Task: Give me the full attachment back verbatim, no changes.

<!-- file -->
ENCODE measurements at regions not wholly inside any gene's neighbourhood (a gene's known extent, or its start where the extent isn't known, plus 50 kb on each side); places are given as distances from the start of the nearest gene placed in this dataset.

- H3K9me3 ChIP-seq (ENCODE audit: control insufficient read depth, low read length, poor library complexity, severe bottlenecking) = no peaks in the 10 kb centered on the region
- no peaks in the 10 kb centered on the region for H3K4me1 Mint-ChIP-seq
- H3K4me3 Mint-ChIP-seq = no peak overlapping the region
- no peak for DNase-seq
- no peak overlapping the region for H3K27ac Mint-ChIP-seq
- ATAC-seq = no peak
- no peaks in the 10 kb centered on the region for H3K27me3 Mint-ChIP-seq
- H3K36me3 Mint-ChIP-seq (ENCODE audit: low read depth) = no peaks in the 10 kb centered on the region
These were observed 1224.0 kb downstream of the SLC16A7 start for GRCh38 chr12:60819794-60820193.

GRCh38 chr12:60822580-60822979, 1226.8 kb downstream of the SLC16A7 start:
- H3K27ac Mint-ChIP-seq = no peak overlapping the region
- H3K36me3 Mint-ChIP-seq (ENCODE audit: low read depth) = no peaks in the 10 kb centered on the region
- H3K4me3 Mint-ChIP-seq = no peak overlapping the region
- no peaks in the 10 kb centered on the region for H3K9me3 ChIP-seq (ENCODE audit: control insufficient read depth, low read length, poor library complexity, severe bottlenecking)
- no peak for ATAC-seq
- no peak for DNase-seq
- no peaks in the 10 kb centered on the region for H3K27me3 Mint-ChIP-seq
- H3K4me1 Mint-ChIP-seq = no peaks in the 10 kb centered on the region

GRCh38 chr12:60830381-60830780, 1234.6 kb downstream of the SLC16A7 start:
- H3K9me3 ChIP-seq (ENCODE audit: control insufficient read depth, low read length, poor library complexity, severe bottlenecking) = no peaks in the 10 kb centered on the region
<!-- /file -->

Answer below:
ENCODE measurements at regions not wholly inside any gene's neighbourhood (a gene's known extent, or its start where the extent isn't known, plus 50 kb on each side); places are given as distances from the start of the nearest gene placed in this dataset.

- H3K9me3 ChIP-seq (ENCODE audit: control insufficient read depth, low read length, poor library complexity, severe bottlenecking) = no peaks in the 10 kb centered on the region
- no peaks in the 10 kb centered on the region for H3K4me1 Mint-ChIP-seq
- H3K4me3 Mint-ChIP-seq = no peak overlapping the region
- no peak for DNase-seq
- no peak overlapping the region for H3K27ac Mint-ChIP-seq
- ATAC-seq = no peak
- no peaks in the 10 kb centered on the region for H3K27me3 Mint-ChIP-seq
- H3K36me3 Mint-ChIP-seq (ENCODE audit: low read depth) = no peaks in the 10 kb centered on the region
These were observed 1224.0 kb downstream of the SLC16A7 start for GRCh38 chr12:60819794-60820193.

GRCh38 chr12:60822580-60822979, 1226.8 kb downstream of the SLC16A7 start:
- H3K27ac Mint-ChIP-seq = no peak overlapping the region
- H3K36me3 Mint-ChIP-seq (ENCODE audit: low read depth) = no peaks in the 10 kb centered on the region
- H3K4me3 Mint-ChIP-seq = no peak overlapping the region
- no peaks in the 10 kb centered on the region for H3K9me3 ChIP-seq (ENCODE audit: control insufficient read depth, low read length, poor library complexity, severe bottlenecking)
- no peak for ATAC-seq
- no peak for DNase-seq
- no peaks in the 10 kb centered on the region for H3K27me3 Mint-ChIP-seq
- H3K4me1 Mint-ChIP-seq = no peaks in the 10 kb centered on the region

GRCh38 chr12:60830381-60830780, 1234.6 kb downstream of the SLC16A7 start:
- H3K9me3 ChIP-seq (ENCODE audit: control insufficient read depth, low read length, poor library complexity, severe bottlenecking) = no peaks in the 10 kb centered on the region